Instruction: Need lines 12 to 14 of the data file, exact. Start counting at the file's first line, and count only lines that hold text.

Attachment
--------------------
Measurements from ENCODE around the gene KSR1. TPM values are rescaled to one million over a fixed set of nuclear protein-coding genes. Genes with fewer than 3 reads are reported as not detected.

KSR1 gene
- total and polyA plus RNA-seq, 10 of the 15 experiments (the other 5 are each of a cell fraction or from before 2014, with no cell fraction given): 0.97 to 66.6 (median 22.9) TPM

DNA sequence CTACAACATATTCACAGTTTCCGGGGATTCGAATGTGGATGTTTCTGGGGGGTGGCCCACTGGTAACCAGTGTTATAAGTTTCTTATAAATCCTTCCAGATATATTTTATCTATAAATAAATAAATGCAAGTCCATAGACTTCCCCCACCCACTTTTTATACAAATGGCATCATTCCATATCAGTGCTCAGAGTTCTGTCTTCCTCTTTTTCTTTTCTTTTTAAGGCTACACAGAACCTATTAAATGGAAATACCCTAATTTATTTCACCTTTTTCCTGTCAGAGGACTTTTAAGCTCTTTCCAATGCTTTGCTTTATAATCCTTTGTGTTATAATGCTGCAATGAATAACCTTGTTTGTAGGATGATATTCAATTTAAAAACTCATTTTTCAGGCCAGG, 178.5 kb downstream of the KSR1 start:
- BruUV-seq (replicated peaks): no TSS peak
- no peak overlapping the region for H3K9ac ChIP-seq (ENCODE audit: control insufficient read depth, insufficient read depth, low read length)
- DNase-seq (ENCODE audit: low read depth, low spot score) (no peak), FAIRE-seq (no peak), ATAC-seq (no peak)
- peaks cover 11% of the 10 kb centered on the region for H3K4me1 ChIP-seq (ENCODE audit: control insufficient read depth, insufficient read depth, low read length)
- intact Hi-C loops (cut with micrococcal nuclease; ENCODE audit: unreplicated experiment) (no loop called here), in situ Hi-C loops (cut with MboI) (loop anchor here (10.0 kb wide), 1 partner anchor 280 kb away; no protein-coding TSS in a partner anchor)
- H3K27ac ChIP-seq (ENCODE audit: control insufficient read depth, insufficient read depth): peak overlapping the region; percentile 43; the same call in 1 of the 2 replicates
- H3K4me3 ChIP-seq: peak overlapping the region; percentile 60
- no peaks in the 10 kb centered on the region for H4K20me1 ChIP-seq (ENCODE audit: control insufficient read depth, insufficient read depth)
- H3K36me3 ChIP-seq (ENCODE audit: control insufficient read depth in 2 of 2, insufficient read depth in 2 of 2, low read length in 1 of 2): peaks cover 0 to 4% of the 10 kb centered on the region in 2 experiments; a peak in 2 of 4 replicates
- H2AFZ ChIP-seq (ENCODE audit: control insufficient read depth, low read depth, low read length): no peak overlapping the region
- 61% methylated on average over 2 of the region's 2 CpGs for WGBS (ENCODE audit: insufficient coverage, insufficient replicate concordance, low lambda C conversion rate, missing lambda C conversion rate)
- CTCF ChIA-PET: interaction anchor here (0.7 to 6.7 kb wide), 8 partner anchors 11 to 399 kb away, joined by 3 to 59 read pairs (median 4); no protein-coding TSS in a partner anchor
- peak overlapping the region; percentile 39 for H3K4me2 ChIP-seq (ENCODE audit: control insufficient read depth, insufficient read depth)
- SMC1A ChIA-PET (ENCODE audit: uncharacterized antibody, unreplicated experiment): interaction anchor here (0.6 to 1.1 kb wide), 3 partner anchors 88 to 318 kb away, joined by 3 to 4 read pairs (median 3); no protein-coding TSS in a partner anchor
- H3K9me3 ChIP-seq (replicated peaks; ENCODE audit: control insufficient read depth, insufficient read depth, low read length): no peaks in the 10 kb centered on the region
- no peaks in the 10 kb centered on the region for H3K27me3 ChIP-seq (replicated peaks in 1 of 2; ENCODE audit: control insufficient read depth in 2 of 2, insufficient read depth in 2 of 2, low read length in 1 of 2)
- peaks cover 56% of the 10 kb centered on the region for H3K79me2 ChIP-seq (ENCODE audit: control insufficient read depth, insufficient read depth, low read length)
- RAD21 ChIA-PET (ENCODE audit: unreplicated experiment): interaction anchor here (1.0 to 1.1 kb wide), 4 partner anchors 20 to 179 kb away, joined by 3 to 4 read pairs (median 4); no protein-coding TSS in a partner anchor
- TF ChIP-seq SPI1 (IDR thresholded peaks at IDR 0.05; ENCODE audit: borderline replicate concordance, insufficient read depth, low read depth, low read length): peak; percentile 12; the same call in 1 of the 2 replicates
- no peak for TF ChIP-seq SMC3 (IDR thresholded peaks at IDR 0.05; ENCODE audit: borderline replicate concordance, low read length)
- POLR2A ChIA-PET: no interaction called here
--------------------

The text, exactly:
- no peaks in the 10 kb centered on the region for H4K20me1 ChIP-seq (ENCODE audit: control insufficient read depth, insufficient read depth)
- H3K36me3 ChIP-seq (ENCODE audit: control insufficient read depth in 2 of 2, insufficient read depth in 2 of 2, low read length in 1 of 2): peaks cover 0 to 4% of the 10 kb centered on the region in 2 experiments; a peak in 2 of 4 replicates
- H2AFZ ChIP-seq (ENCODE audit: control insufficient read depth, low read depth, low read length): no peak overlapping the region